imately 200 per 100,000 persons). It was not until the 1990s that rates of incarceration began rising
dramatically after which time rates in Texas began slowly declining. Even with periodicity taken
into account, both time-series and fixed effect approaches obscure those patterns of incarceration
change over time.
Considering determinants of incarceration rates across groups of states aggregated according to
their variable patterns of incarceration rate change can illuminate forces that have contributed to
patterns of dramatic incarceration growth across some states while others have experienced lower
rates and growth. Ultimately, knowing about patterns of incarceration rate growth can inform both
grounded discussions of differential avenues to mass incarceration and opportunities for and barriers
to reducing reliance on incarceration. Using group-based trajectory modeling, this research con-
siders relationships between demographic, economic, political, and policy-specific factors and
incarceration rates for states grouped together according to their pattern of incarceration rate change
in three time periods identified by prior research (Campbell & Schoenfeld, 2013; Campbell et al.,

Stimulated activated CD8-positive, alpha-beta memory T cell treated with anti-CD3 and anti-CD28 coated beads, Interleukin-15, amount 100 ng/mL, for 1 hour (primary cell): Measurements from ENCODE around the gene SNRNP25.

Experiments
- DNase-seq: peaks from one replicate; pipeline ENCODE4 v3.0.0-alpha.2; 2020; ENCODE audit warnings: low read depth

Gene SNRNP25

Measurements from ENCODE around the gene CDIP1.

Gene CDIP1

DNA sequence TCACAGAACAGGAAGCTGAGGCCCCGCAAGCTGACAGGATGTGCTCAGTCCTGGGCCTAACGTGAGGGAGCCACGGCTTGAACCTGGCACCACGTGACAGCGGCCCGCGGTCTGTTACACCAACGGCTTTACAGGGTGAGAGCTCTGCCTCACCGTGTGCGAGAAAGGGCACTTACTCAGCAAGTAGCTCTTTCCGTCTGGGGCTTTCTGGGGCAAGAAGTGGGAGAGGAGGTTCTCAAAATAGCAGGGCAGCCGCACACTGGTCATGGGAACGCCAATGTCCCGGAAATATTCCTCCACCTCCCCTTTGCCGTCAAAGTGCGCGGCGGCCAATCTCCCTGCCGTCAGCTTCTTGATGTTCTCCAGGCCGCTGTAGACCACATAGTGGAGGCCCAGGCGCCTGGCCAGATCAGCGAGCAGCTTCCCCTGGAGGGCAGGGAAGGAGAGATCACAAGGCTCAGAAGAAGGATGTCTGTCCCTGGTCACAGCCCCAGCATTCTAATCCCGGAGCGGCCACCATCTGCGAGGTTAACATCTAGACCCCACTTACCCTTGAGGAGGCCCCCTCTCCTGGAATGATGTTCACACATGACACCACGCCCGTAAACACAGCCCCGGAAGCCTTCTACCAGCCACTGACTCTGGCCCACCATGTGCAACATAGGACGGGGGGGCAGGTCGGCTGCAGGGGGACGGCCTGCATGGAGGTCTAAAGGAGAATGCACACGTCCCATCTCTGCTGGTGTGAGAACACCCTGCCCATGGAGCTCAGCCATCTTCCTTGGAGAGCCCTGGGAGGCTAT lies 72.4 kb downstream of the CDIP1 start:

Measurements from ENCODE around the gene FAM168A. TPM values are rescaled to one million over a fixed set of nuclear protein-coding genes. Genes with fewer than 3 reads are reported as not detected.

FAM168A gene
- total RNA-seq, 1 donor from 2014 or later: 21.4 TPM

2015) as being developmentally distinct: from 1977 to 1990, from 1990 to 2000, and from 2000 to
Toward Refining ‘‘The Criminology of Mass Incarceration’
The rise of incarceration rates across states beginning in the mid-1970s has been linked to sentencing
and correctional policy shifts assoc iated with politicization and racializ ation of crime rhetoric,
concern about rising crime rates, shifting social mores, and a backlash against perceived liberalism
both in the courts and in social life in the 1960s (Beckett, 1997; Clear & Frost, 2014; Garland, 2001).
Theoretically, research on state-level incarceration has drawn heavily on narratives about the broad
sociopolitical and cultural forces driving the rise of ‘‘mass incarceration’’ (Garland, 2001; Simon,
2007; Tonry, 2009). These narratives, taken together, have been described as the criminology of
mass incarceration (Lynch, 2011, p. 674).
46 Criminal Justice Review 45(1)